When Via Rail Canada's Budd car eases to a stop in the northern Ontario wilderness, it's anyone's guess what will come out of the baggage car — a half-dozen canoes, a fishing lodge's bait supply for the week or even a badly needed new appliance for a bush camp.
Those scenes and more take the focus in an upcoming documentary that features one of the most unique train services in Canada.Tripping Train 185 brings viewers on a trip between Sudbury and White River, Ont., taking inspiration from a unique slow-TV format that's gaining global popularity.
Tripping Train 185 is the fourth instalment in TVO's Tripping series, which brings people on a real-time journey in various parts of Ontario. There's no music, no narration — just natural sounds and occasional text pop-ups or animations for historical context.
The film features Via Rail Canada's flag-stop Budd car service. It stretches for about 480 kilometres through the wilderness, with only a handful of communities along the line. The route only meets a handful of forest access roads along its length, with crossings as far as 55 kilometres apart.
It's unlike anything you can imagine being on a train. What you get to see is terrific. — Mitch Azaria, executive producer
"Train 185, I think, is Ontario's, maybe Canada's best kept secret," said Mitch Azaria, executive producer of Good Earth Productions, which made the film.
Tripping Train 185 premieres April 7 at 7 p.m. on TVO.
For some, the train route is the only land access they have to the rest of the country from the heart of northern Ontario. The train makes "flag stops" anywhere on the line for both pickups and dropoffs, based on passenger needs.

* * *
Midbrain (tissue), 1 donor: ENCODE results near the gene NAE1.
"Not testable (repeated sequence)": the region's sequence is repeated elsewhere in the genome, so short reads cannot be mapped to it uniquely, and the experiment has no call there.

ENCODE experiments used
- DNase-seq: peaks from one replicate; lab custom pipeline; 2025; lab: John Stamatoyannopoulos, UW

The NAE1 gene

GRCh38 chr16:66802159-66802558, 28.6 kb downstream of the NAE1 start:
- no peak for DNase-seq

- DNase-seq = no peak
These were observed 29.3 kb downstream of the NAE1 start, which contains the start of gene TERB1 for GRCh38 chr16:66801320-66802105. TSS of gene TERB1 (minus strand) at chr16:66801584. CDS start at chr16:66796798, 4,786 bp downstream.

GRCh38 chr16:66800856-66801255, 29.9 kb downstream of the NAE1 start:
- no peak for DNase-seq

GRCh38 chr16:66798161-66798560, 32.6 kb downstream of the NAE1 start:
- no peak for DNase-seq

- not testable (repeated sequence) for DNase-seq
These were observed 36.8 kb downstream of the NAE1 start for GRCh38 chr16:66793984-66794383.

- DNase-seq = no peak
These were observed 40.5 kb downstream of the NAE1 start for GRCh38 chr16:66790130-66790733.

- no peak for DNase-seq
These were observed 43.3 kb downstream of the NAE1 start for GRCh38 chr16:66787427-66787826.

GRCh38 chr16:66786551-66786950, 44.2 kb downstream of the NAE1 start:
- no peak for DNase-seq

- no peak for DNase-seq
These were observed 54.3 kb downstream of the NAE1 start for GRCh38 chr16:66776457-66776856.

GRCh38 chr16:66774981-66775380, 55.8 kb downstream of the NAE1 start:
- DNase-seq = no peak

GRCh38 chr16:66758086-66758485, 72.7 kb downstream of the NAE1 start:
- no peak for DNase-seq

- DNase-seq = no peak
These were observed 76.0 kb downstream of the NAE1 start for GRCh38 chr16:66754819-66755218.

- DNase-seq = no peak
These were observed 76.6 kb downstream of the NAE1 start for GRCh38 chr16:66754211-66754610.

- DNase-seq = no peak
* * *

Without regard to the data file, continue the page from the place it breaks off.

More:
Train 185's combination of a remote flag-stop service and its seven-decade-old equipment makes it one of a kind on the continent. It usually runs a set of two or three Budd Rail diesel cars, which are essentially a locomotive and a railcar combined into one compact unit.
The Budd company made about 400 of them between the 1940s and 1960s, but only a handful are in active service in North America.
"The train's historic," said Azaria, saying the trip takes riders "back in time."
An immersive film
Azaria and his team filmed this documentary over a few trips, including one segment during a winter storm. The film offers an engineer's point of view, along with aerial shots of the train gliding through the wilderness.
There are scenes of the crew loading the baggage car and footage from the ground as people disappear with their canoes — and even a newly delivered barbecue — in tow.
There's also an animation of a school car, which used to offer education to children living far from towns.
The documentary takes cues from a Norwegian filmmaking style known as slow television. These productions show their subjects in real time, often spanning several hours or even days. One production, in 2013, aired for more than two weeks straight.
Azaria said he thinks of his series as "immersive" television, since his films are edited down from the full length of the original actions. Tripping Train 185, for instance, shows three hours of the train's seven-hour journey, including scenes from crew-only parts of the train.
"It's unlike anything you can imagine being on a train. What you get to see is terrific," Azaria said.
The first film in the Tripping series was a four-hour ride on the Rideau Canal in a vintage wooden motorboat. The next two were three hours in length, featuring a hawk's eye view over the Niagara River and a sailboat trip up the Bruce Peninsula.
Azaria said he hopes his film will inspire people to take this train trip.
The original Tripping film on the Rideau Canal drew a premiere-night audience of 1.2 million people, according to TVO.
He said he wants to see more people using the service, especially since the future of the train itself is uncertain.
Via Rail scrapped its only other Budd car route, on Vancouver Island, in 2011. That company has also begun major investigations into the crashworthiness of its Budd stainless steel passenger coaches.
A similar remote, flag-stop train on the former Algoma Central Railway shut down in 2015.
Via Rail's Sudbury to White River service runs three round trips each week.